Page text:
Using the incremental strategy implemented in the ProbeTools makeprobes module, we generated an AIV-targeting probe panel called AIV_v1. It was composed of 1935 HA-specific probes and 1435 NA-specific probes. We also included 184 probes targeting the highly conserved matrix segment (M) which is the standard AIV diagnostic target [24, 34]. We then used the ProbeTools capture module to predict probe coverage using the AIV_v1 panel for all 36,313 AIV reference sequences in the target space. The minimum, maximum, and 10th percentile of reference sequence coverage was calculated for each HA and NA subtype and the M segment (Fig. 3A).
We observed that M segments had the best coverage followed by NA subtypes then HA subtypes, reflecting the comparative levels of genomic diversity within these genome segments. No reference sequence had less than 59.6% coverage, which is sufficient for segment and subtype identification. HA subtypes H5, H7, and H9 are considered high priority for AIV surveillance because they frequently cause agricultural outbreaks and novel influenza infections in humans [23,24,25,26, 34]; 90% of H5, H7, and H9 reference sequences had at least 94.4, 88.5, and 92.4% probe coverage respectively. We also noted a significant positive monotonic association between a subtype’s target coverage distribution and number of reference sequences from that subtype in the target space (Fig. 3B). This indicated that over-representing subtypes in the target space resulted in preferential design and better probe coverage for these targets, e.g. the high priority subtypes H5, H7, and H9.
In vitro capture of diverse egg-cultured influenza isolates
After assessing the AIV_v1 panel in silico, we had it synthesized and used it to perform in vitro captures on a collection of diverse egg-cultured AIV isolates (Table 1). We ensured that each avian-origin HA and NA subtype was represented in the collection, and we included isolates from wild birds, poultry, and humans. The collection contained 22 egg cultures, including one mixed infection, providing 23 viruses and 69 distinct HA, NA, and M segments for in vitro capture.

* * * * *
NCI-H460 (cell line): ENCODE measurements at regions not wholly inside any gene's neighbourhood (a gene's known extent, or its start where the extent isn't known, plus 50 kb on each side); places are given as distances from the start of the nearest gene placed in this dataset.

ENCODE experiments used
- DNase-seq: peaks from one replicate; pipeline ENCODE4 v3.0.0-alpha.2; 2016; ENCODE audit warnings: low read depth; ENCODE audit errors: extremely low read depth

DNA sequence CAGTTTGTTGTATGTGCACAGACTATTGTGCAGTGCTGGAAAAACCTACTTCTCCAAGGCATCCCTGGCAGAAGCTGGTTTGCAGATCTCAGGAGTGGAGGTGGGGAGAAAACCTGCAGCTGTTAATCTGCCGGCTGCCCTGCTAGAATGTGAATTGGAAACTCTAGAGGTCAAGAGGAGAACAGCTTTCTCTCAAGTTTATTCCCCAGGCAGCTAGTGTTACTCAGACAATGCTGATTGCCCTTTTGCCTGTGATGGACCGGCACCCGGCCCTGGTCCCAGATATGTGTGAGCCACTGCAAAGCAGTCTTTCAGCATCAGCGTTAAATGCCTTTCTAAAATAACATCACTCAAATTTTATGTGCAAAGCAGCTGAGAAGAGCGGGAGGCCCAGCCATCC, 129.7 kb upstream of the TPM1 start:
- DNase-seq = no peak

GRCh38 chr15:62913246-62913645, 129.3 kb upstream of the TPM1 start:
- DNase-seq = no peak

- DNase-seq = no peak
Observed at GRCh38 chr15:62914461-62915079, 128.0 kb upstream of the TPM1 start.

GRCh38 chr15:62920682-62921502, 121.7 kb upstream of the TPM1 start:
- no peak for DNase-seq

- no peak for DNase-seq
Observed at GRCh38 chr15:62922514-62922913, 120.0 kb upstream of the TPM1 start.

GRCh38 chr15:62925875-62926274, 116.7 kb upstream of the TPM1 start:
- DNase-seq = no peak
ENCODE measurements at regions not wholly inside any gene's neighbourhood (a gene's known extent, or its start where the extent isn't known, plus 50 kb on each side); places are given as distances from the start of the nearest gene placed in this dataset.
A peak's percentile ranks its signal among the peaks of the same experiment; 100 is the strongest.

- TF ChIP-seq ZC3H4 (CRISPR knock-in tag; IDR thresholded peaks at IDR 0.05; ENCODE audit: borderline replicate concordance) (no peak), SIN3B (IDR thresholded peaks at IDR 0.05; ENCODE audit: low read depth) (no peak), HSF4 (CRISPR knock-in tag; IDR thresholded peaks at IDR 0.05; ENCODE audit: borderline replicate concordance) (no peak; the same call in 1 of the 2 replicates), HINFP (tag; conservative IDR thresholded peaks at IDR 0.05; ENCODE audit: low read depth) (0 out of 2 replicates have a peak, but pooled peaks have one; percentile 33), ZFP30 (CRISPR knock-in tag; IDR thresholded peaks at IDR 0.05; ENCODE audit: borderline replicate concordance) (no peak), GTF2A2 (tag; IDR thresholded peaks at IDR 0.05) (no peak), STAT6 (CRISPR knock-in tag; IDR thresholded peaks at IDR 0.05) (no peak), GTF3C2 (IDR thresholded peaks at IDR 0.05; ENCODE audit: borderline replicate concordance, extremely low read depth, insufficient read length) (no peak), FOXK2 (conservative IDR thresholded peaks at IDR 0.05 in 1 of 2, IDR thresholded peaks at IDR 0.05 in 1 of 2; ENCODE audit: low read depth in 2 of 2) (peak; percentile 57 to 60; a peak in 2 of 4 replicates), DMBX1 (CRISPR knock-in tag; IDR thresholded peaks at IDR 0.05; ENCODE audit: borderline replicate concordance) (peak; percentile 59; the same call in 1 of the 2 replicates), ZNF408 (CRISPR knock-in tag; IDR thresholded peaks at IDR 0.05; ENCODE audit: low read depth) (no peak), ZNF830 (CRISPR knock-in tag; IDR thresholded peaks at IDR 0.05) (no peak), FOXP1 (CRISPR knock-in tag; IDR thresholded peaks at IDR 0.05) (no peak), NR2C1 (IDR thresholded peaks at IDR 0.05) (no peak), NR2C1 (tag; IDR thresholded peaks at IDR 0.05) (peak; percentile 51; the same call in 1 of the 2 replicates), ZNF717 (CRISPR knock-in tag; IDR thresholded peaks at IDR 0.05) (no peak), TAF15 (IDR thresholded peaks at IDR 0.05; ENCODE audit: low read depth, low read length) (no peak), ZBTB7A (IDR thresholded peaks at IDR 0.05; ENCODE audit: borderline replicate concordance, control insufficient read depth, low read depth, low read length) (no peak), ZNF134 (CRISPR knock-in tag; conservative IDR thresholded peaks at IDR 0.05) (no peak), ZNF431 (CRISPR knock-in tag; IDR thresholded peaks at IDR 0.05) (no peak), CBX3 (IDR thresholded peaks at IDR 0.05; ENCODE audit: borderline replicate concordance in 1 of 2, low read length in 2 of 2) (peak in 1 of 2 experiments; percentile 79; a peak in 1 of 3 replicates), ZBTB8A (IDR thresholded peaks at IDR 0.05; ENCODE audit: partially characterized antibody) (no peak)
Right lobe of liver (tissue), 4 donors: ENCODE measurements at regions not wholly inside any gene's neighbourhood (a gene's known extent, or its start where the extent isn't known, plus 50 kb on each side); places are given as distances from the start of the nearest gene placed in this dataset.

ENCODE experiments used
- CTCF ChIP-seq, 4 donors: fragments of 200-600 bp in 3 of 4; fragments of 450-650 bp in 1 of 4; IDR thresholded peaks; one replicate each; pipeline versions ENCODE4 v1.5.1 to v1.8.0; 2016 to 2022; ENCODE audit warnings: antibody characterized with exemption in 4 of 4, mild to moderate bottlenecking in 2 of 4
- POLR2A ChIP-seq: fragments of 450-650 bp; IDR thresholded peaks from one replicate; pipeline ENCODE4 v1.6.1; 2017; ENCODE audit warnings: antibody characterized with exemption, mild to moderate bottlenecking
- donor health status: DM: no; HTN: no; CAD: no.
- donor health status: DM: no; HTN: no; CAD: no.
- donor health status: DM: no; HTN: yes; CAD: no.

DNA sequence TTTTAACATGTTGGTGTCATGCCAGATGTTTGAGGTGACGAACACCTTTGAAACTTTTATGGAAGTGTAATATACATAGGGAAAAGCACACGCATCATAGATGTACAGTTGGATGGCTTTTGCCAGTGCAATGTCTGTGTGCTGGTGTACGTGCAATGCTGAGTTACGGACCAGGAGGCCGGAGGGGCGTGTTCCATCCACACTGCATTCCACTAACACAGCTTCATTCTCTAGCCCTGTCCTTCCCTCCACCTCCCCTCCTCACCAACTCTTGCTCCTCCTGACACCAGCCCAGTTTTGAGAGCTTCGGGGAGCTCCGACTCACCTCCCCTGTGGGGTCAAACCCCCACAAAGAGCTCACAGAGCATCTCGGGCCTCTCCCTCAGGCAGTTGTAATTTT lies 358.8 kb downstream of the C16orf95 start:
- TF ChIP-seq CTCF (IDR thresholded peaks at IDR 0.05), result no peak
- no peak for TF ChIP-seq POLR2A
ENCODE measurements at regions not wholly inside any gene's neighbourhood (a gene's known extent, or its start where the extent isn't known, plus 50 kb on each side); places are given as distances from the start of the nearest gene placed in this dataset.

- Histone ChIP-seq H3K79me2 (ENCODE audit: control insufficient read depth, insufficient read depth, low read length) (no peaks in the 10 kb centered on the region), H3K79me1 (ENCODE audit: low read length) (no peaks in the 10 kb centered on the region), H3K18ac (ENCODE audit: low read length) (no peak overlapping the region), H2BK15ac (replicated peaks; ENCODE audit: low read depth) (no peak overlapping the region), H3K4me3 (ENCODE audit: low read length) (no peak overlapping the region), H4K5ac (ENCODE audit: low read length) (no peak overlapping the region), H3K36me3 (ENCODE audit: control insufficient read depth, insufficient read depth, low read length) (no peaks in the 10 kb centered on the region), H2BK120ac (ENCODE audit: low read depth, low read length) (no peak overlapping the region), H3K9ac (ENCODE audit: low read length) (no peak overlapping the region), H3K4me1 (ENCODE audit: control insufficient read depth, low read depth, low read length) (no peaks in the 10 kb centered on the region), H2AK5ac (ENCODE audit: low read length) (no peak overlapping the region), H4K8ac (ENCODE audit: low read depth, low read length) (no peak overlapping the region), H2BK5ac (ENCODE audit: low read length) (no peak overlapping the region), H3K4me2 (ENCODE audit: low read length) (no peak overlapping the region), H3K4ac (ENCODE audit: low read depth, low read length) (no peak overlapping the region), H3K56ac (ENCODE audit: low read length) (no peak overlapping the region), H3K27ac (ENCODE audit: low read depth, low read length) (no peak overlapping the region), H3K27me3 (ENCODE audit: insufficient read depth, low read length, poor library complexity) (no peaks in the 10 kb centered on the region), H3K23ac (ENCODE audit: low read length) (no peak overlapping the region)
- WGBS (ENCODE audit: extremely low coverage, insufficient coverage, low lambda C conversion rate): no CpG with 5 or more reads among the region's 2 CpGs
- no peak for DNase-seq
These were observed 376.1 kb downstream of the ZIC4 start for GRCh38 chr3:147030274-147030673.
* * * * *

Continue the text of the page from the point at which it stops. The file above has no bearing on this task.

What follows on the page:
Sequencing libraries were prepared from each isolate then pooled. AIV library pools were diluted 1:100 (ng/ng) in libraries of background material made from mock-infected egg cultures, then captured three times independently using the AIV_v1 panel. Pre- and post-capture pools were sequenced to calculate mean fold-enrichment at each nucleotide position in these 69 HA, NA, and M segments. Half of all nucleotide positions had a mean fold-enrichment greater than 351.2-fold, and 90% of nucleotide positions had a mean fold-enrichment greater than 195.0-fold (Fig. 4A). We also calculated the percentage of the capture pools composed of background material from the mock-infected egg cultures, then compared these percentages pre- and post-capture (Fig. 4B). Before capture, the mean background percentage was 99.17%, but this was reduced to 0.03% following capture. Together, these data demonstrate effective enrichment of AIV material and removal of background by probe capture with the AIV_v1 panel.
We also used these in vitro results to assess breadth of enrichment, i.e. the percentage of nucleotide positions in each HA, NA, and M segment that had been significantly enriched by probe capture (Fig. 4C, Table S1). Breadth of enrichment was greater than 96.3% for 64 of 69 segments in the collection, and it was not less than 46.5% for any segment, which is sufficient for segment and subtype identification (Table S3). Nine isolates contained high priority H5, H7, and H9 segments, all of which had greater than 98.7% breadth of enrichment. This included two isolates from zoonotic human infections (H5N1 and H7N9), which were extensively enriched despite the absence of reference sequences from human infections in the target space used for probe design.